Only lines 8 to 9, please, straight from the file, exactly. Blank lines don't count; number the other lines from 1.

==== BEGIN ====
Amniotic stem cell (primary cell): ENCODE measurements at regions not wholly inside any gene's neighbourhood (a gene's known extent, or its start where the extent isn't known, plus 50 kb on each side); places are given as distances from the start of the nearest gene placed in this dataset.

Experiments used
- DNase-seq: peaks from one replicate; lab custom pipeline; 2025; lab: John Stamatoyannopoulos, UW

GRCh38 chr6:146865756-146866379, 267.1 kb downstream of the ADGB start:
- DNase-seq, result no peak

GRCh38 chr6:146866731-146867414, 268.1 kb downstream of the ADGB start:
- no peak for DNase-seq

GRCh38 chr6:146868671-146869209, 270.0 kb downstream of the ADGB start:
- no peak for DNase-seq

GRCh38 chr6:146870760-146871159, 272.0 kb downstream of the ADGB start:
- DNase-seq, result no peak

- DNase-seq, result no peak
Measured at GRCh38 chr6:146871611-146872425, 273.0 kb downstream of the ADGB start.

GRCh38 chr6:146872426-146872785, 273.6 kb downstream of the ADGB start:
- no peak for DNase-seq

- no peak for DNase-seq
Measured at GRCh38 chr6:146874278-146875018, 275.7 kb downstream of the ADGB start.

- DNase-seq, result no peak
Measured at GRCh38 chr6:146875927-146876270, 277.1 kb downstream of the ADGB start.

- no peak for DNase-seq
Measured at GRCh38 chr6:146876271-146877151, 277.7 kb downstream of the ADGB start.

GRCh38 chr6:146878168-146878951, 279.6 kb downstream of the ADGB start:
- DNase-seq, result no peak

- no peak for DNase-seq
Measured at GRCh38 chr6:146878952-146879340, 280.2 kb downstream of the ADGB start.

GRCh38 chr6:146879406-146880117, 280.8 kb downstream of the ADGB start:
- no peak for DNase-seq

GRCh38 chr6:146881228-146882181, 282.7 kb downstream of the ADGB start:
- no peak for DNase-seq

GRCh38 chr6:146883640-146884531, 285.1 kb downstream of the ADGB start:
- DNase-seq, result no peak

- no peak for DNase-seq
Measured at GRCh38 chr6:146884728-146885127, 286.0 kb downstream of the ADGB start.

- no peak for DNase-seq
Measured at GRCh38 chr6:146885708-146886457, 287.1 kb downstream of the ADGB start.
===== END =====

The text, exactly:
GRCh38 chr6:146868671-146869209, 270.0 kb downstream of the ADGB start:
- no peak for DNase-seq